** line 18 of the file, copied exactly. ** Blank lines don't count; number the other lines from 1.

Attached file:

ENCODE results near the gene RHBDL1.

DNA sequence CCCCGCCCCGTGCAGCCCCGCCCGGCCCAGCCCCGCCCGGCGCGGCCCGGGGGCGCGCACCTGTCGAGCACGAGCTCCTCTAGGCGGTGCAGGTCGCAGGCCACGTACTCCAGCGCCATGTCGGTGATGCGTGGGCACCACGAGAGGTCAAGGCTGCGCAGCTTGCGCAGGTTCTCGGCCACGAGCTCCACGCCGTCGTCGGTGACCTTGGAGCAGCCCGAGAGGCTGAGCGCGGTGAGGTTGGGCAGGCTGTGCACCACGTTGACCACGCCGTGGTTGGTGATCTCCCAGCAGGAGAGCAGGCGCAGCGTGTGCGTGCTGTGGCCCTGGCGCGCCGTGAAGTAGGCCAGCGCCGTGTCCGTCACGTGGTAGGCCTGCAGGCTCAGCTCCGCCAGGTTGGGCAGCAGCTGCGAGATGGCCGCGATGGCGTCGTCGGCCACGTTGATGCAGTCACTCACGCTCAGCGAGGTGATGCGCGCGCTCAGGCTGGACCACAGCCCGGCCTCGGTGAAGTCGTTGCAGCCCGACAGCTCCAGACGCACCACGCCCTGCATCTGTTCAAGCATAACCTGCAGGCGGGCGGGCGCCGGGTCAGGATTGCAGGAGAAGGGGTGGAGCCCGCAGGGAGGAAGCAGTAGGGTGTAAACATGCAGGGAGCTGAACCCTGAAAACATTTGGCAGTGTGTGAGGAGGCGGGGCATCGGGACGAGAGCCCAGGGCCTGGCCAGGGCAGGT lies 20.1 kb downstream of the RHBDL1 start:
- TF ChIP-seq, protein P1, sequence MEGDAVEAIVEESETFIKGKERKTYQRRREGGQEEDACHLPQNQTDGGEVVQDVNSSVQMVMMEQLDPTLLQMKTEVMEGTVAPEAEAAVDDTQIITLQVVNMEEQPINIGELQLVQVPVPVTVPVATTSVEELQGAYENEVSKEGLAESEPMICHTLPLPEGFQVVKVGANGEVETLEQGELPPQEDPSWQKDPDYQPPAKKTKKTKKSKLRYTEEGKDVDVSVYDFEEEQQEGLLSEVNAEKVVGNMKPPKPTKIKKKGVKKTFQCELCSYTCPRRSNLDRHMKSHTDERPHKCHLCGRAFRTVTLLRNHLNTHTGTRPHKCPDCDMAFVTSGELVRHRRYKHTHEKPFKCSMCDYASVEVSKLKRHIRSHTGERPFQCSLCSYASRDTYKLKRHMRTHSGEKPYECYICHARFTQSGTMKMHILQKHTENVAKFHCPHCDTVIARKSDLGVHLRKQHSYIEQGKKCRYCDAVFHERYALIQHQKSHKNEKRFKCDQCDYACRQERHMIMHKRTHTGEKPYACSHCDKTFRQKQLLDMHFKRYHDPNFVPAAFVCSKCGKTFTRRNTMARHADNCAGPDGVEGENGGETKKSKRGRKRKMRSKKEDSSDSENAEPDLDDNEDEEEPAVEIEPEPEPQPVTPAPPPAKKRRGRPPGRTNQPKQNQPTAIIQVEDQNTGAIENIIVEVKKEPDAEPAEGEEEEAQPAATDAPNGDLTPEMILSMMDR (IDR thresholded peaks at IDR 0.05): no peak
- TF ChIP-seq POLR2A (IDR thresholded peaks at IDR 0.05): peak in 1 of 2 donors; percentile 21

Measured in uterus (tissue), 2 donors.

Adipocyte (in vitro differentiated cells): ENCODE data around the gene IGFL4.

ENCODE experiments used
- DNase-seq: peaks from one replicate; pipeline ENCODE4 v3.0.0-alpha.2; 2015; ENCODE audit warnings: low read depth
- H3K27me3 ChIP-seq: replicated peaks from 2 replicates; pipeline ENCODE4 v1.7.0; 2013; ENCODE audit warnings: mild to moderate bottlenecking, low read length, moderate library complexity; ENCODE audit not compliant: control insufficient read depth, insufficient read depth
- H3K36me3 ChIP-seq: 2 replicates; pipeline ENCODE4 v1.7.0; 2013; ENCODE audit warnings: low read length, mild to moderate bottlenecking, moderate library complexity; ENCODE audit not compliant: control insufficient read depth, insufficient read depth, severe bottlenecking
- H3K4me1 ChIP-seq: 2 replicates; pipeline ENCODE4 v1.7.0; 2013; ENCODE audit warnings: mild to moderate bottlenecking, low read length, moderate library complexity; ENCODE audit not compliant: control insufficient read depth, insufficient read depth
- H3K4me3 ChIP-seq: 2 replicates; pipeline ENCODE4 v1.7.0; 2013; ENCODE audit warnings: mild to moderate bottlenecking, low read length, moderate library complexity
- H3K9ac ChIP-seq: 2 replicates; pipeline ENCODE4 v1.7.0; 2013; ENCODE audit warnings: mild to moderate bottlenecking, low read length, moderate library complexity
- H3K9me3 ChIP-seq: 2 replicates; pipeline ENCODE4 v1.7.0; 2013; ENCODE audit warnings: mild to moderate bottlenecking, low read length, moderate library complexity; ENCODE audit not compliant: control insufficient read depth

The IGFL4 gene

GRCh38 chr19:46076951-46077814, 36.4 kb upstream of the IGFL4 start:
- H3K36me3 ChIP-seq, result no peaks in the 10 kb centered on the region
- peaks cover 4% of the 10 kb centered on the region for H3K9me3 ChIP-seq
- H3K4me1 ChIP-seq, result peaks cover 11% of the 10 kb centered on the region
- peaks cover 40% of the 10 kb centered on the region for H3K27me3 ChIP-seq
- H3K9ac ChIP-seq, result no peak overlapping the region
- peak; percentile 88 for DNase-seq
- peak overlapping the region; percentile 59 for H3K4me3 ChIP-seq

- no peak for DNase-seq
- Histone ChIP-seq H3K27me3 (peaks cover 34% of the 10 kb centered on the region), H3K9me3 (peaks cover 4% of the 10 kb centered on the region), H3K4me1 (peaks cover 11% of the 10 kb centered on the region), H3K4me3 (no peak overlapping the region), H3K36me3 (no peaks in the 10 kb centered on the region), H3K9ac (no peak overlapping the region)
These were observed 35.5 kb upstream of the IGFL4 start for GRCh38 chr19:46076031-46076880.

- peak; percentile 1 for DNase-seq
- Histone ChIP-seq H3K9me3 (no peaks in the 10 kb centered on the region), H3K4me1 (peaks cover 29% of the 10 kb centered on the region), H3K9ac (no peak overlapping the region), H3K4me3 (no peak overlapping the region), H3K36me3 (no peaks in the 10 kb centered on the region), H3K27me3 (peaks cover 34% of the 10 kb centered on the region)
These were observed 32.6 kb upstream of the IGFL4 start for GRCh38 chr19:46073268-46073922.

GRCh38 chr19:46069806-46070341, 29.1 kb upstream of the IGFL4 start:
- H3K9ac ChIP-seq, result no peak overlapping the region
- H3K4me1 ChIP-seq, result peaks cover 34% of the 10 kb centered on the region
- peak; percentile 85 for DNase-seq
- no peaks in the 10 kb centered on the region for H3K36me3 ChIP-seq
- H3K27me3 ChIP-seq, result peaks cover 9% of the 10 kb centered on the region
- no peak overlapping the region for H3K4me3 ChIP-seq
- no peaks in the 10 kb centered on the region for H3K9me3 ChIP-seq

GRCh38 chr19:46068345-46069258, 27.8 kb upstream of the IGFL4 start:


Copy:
- peaks cover 4% of the 10 kb centered on the region for H3K9me3 ChIP-seq